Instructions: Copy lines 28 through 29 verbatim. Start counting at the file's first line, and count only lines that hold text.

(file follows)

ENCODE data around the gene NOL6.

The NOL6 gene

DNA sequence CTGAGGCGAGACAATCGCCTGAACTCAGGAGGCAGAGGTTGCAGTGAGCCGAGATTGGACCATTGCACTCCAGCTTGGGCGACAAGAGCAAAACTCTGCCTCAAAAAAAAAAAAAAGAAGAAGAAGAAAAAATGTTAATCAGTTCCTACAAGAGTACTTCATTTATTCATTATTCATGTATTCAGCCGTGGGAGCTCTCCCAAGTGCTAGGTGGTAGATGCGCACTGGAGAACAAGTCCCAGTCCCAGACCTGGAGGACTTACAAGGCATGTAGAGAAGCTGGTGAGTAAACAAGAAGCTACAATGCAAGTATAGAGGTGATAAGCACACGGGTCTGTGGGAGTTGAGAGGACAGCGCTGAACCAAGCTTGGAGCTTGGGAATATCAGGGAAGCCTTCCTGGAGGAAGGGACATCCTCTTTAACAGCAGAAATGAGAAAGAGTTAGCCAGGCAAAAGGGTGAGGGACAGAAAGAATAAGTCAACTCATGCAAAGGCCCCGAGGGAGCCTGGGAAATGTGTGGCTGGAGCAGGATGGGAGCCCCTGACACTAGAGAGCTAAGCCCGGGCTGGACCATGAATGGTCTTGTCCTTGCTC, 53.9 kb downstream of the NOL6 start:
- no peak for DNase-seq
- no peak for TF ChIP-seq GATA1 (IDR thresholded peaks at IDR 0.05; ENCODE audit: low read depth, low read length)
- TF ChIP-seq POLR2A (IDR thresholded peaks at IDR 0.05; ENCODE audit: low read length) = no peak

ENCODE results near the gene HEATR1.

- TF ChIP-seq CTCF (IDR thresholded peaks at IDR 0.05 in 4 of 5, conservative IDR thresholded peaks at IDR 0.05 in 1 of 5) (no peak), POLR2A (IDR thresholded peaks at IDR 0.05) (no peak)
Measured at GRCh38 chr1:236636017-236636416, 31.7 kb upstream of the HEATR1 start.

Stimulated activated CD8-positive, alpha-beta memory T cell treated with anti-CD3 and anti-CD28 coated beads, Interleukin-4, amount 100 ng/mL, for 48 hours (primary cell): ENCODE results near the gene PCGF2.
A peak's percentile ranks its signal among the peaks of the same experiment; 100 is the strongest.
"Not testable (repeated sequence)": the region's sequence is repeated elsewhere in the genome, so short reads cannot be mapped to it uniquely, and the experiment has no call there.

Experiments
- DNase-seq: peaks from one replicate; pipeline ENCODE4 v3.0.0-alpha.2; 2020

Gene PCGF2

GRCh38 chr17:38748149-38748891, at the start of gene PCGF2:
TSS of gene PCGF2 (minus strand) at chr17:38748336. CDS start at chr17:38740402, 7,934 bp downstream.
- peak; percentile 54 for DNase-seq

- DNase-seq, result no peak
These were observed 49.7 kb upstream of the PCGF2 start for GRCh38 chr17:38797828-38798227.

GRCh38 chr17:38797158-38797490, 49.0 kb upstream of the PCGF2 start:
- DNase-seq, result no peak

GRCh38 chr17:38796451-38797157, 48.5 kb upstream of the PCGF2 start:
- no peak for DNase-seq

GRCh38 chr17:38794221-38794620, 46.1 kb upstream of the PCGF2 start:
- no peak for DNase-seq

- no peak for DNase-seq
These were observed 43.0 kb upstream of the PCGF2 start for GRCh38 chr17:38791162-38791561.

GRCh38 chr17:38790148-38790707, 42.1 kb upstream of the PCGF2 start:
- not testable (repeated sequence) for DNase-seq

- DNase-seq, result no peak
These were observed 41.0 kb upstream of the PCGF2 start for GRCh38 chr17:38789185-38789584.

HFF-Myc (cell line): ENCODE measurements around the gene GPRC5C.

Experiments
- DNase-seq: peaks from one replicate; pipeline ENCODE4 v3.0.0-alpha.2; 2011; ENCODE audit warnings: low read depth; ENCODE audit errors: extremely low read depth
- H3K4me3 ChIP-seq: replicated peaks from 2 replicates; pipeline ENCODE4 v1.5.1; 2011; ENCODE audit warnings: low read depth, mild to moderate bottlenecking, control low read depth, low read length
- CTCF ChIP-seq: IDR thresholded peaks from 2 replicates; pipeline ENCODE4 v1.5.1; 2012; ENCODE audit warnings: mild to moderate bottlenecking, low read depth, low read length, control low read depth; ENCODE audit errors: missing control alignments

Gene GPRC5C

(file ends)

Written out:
These were observed 43.0 kb upstream of the PCGF2 start for GRCh38 chr17:38791162-38791561.

GRCh38 chr17:38790148-38790707, 42.1 kb upstream of the PCGF2 start: